9 Pieces of Technology You Can Use to Do Better PR


Today, even an Android smartphone has more computational power than did the world’s most powerful supercomputer just a couple of decades ago. Yet, few public relations pros have updated the way they work to take advantage of the capabilities now available to them.

It is true that public relations is at least in part a people business, and human relations are naturally resistant to digitization.

Even so, the tools I discuss here have boosted my productivity dramatically. In 2015, Juwai.com generated more than $80 million of media coverage, without an agency and with just one internal person dedicated to PR (me). Moreover, I have operated in another time zone and on another continent from most of the Juwai.com team.

So, here are some tips on using productivity-enhancing tools. They have helped Juwai.com place stories everywhere from CNBC and the New York Times to China Daily and Nikkei Asian Review.


Evernote is like the notebook where your mother used to keep her recipes (or maybe it was your father – no stereotypes here).

Unlike that notebook, Evernote can never get full. You can insert any sort of document, picture or video. It is completely searchable, easy to organize and even shareable with people who don’t have an account.

I have one Evernote notebook for news related to Juwai.com, which I share with Sales and Marketing. Another shared notebook stores content that I have created, and a third holds confidential files, which I share with no one. I clip items directly from my Chrome browser, iPad and even iPhone.

Evernote makes it easy for me to store and retrieve much more information than was ever possible before.

Apple Devices

You may prefer Android or Windows. By all means stick with what works for you.

As for me, I find Apple’s smooth, intuitive software makes work more fun.

The ease with which I can manage and produce files, photos, audio and video saves me countless hours on creative tasks. My MacBook Pro laptop is so portable that I take notes on it in meetings.

As for the iPad, it is a vast improvement over wading through a stack of newspapers and magazines each morning. Believe it or not, the iPad is also an excellent tool for writing, because it allows you to more easily narrow your focus down to the project at hand. Turn off all but the most important notifications in Settings, and you can compose without distraction.

The iPhone is so powerful that I have more than once worked entire afternoons with no other device, and been nearly as effective as I would have been with the laptop.

For greatest productivity on all of your Apple devices, in ‘Settings’ enable the dictation feature so you can compose an email or an article as quickly as you can speak the words.

Also, be sure to create official email signatures on your portable devices, so you look professional.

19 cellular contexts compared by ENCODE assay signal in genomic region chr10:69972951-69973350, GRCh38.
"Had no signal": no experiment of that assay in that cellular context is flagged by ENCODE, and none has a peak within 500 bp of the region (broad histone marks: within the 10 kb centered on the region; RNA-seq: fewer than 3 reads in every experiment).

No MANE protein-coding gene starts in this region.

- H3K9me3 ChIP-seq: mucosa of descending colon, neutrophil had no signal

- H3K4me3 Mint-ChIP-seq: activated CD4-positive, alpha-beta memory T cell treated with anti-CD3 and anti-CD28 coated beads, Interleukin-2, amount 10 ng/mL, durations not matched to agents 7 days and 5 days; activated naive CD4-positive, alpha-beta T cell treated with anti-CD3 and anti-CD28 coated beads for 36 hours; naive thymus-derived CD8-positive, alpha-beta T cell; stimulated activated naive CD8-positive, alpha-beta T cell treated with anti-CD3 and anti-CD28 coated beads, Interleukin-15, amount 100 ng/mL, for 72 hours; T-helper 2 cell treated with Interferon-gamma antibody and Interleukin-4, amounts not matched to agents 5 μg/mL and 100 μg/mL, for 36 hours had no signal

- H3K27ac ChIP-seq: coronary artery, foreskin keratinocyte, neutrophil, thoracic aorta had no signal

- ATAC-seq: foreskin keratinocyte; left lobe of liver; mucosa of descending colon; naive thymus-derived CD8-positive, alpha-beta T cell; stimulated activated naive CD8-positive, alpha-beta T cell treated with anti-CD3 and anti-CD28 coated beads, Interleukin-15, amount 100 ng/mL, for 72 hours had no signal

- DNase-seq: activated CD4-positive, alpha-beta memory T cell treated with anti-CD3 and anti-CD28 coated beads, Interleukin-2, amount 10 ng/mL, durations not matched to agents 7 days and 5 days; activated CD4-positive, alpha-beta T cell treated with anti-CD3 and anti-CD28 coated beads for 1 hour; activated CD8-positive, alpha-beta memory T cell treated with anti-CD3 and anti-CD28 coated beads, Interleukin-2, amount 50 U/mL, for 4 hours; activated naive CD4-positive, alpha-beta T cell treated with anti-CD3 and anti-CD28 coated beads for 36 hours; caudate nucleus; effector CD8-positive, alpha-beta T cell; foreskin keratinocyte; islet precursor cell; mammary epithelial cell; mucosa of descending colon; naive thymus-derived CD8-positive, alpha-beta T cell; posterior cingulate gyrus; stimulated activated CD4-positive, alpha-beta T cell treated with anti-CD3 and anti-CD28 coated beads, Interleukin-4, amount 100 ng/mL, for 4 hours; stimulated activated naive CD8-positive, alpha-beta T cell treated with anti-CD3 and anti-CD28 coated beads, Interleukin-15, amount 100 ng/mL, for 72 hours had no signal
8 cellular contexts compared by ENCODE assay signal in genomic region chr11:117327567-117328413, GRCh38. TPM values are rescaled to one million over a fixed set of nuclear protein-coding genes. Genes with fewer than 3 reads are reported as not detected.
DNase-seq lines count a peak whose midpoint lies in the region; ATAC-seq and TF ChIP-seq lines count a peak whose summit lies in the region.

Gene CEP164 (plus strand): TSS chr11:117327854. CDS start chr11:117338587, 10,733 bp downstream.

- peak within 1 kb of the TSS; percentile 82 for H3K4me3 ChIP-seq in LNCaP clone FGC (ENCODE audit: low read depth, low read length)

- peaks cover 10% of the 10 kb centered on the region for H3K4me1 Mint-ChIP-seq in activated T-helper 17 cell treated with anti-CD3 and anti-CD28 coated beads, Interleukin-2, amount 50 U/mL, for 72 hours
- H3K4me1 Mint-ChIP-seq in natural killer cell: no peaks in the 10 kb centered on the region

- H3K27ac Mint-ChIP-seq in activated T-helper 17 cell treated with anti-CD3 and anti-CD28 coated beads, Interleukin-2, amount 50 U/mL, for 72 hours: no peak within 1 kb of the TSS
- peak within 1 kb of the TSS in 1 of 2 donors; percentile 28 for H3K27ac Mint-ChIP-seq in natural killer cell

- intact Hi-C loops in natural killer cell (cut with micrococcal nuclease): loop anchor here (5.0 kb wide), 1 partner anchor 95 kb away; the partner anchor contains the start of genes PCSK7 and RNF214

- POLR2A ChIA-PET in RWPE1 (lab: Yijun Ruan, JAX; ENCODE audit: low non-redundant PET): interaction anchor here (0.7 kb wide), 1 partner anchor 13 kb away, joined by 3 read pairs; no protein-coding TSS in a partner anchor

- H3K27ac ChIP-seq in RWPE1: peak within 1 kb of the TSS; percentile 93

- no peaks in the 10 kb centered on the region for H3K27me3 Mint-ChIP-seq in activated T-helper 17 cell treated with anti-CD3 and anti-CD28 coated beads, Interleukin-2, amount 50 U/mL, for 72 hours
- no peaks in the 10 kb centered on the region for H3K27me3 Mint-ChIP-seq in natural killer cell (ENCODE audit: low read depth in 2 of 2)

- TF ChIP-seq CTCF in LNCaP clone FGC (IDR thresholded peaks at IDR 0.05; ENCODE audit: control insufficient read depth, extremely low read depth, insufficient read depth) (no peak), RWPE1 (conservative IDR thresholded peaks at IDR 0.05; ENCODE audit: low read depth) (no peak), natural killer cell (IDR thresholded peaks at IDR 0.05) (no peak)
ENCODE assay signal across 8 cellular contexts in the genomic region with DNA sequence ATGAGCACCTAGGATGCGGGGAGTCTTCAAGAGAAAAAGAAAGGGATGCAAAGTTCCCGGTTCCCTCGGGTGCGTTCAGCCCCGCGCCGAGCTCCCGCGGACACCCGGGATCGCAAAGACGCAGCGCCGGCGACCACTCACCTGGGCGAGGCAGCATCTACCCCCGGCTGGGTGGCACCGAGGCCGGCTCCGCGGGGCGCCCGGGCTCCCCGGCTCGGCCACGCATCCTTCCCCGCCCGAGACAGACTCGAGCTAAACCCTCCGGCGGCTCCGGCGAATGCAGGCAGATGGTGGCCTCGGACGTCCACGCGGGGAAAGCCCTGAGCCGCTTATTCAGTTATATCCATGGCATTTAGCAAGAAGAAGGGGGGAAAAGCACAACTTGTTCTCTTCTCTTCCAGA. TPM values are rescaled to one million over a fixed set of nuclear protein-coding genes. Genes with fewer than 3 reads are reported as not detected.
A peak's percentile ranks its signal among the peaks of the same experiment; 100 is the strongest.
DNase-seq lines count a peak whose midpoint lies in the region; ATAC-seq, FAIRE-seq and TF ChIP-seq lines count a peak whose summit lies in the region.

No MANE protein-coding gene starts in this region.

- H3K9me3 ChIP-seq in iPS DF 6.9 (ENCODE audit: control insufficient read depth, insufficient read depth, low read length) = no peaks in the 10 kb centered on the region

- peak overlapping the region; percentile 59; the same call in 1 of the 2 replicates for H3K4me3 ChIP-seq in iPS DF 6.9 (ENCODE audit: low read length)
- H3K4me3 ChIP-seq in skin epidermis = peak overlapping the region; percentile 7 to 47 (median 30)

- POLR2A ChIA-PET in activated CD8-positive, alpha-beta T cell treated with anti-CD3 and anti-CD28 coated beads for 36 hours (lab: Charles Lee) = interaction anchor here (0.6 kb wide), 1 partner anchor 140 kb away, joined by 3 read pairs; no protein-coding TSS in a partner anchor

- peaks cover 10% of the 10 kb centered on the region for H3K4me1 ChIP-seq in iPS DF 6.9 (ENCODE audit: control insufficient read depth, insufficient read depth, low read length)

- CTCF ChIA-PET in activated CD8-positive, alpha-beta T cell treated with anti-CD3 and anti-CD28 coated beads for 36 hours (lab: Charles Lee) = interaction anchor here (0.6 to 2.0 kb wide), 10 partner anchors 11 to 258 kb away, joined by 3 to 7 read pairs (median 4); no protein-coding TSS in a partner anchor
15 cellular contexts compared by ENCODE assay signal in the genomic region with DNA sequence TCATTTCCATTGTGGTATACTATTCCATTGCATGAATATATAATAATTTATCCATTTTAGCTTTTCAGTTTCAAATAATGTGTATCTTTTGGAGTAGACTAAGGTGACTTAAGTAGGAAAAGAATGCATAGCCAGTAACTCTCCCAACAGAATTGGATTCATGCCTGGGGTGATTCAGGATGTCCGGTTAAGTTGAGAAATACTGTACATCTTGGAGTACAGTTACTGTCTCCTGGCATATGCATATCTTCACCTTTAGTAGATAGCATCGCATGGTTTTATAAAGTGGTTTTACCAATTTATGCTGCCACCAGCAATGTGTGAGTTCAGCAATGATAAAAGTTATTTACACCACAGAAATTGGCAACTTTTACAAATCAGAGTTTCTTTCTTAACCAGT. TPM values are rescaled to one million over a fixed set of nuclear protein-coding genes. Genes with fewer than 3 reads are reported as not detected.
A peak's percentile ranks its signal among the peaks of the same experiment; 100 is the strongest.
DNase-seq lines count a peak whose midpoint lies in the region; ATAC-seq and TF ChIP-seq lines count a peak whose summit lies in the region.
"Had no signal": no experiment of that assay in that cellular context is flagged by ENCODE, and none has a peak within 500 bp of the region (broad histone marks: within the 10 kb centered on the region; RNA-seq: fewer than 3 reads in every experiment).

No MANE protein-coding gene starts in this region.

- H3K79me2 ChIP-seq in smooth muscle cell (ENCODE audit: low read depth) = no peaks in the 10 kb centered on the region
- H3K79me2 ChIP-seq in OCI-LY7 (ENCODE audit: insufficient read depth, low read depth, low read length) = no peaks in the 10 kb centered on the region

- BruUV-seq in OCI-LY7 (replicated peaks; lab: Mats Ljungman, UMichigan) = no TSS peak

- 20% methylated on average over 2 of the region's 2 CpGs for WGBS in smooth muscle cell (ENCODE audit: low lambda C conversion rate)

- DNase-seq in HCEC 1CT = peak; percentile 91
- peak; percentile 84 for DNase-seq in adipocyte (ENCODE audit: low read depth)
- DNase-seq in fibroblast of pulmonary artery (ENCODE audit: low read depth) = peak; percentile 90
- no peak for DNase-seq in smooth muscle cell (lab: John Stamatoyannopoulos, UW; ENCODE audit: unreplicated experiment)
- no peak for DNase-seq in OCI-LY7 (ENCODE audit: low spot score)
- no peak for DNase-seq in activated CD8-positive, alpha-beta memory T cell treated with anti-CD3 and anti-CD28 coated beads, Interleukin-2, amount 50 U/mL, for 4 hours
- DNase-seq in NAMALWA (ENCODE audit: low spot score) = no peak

If you want to be good at public relations, you can’t let opportunities fall through the cracks. And, you need to make the most of the relationships you have.

After trying many, many contact and task managers, I have finally settled on this one. Officially billed as a CRM, Contactually works nearly as well for the public relations pro as the salesperson.

I use sales pipelines to track stories I am pitching. Contactually automatically creates tasks when I need it to. I rely on its built-in email templates and bulk emailing to easily send personalized messages to large numbers of individuals. Contactually could make it easier to sort contacts, and its mobile apps are atrocious. Still, it is the best relationship manager I have seen for PR pros.

Factiva and Meltwater

News databases and clipping services let you research the media environment before you pitch, and communicate the value you are generating after you collect your clips.

Factiva has much more powerful search functions, but several times a week Meltwater sends me clips that Factiva has overlooked. I recommend both if budget permits.


A subscription media contact database is helpful for those occasions when you need to reach someone new. It is expensive but useful, especially if you can share the cost among a team.

I have found Vuelio has slightly better lists for the international media I often pitch.

Skype and Viber

I place calls to every continent on almost a daily basis, which would be prohibitively expensive via my regular mobile phone service. Nor can I always wait until I am able to use a landline.

These two services allow me to call any phone, anywhere in the world, for pennies. Usually, call quality is better with Viber. On the other hand, colleagues and journalists are more likely to have a Skype account, which enables video chats and text messaging. You can even use Viber’s and Skype’s smartphone apps when you do not have Wi-Fi service, over your regular mobile signal.


One reason public relations is such a rewarding career is that you get to both work intensively with others and also spend time on your own — thinking and writing.

This is my favorite software for writing. Ulysses makes it extremely easy to organize files, but really shines in providing a clean, inviting workspace for putting down your thoughts. Just about every media release, op-ed, messaging brief and piece of web content that I create starts here.

My final advice is to keep experimenting and not let yourself be limited by what your employer will pay for. Invest a few of your own dollars to try promising apps or devices, and it will more than pay off in the long run.